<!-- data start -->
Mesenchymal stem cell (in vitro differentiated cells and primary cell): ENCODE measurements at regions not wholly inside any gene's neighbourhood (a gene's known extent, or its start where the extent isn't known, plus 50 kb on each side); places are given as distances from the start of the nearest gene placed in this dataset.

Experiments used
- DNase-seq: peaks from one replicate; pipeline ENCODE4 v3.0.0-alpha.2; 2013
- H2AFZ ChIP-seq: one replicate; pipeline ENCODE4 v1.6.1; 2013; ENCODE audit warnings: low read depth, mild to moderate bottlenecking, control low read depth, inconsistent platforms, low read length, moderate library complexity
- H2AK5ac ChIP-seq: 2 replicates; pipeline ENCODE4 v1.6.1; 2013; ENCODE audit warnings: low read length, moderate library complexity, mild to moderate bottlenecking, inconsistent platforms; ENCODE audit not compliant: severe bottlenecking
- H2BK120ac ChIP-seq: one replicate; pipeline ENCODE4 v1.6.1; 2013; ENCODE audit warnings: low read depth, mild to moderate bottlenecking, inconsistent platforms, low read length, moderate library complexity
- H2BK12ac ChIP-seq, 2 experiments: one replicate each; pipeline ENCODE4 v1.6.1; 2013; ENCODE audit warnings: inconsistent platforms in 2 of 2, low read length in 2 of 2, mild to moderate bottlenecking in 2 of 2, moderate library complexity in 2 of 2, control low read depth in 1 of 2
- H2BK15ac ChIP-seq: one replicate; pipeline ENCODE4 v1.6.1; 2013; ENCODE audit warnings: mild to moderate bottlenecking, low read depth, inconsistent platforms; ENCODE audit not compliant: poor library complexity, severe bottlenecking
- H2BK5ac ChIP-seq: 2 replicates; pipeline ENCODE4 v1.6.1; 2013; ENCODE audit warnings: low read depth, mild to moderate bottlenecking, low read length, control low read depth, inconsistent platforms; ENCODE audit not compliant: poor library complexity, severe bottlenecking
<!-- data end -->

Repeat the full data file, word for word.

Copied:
Mesenchymal stem cell (in vitro differentiated cells and primary cell): ENCODE measurements at regions not wholly inside any gene's neighbourhood (a gene's known extent, or its start where the extent isn't known, plus 50 kb on each side); places are given as distances from the start of the nearest gene placed in this dataset.

Experiments used
- DNase-seq: peaks from one replicate; pipeline ENCODE4 v3.0.0-alpha.2; 2013
- H2AFZ ChIP-seq: one replicate; pipeline ENCODE4 v1.6.1; 2013; ENCODE audit warnings: low read depth, mild to moderate bottlenecking, control low read depth, inconsistent platforms, low read length, moderate library complexity
- H2AK5ac ChIP-seq: 2 replicates; pipeline ENCODE4 v1.6.1; 2013; ENCODE audit warnings: low read length, moderate library complexity, mild to moderate bottlenecking, inconsistent platforms; ENCODE audit not compliant: severe bottlenecking
- H2BK120ac ChIP-seq: one replicate; pipeline ENCODE4 v1.6.1; 2013; ENCODE audit warnings: low read depth, mild to moderate bottlenecking, inconsistent platforms, low read length, moderate library complexity
- H2BK12ac ChIP-seq, 2 experiments: one replicate each; pipeline ENCODE4 v1.6.1; 2013; ENCODE audit warnings: inconsistent platforms in 2 of 2, low read length in 2 of 2, mild to moderate bottlenecking in 2 of 2, moderate library complexity in 2 of 2, control low read depth in 1 of 2
- H2BK15ac ChIP-seq: one replicate; pipeline ENCODE4 v1.6.1; 2013; ENCODE audit warnings: mild to moderate bottlenecking, low read depth, inconsistent platforms; ENCODE audit not compliant: poor library complexity, severe bottlenecking
- H2BK5ac ChIP-seq: 2 replicates; pipeline ENCODE4 v1.6.1; 2013; ENCODE audit warnings: low read depth, mild to moderate bottlenecking, low read length, control low read depth, inconsistent platforms; ENCODE audit not compliant: poor library complexity, severe bottlenecking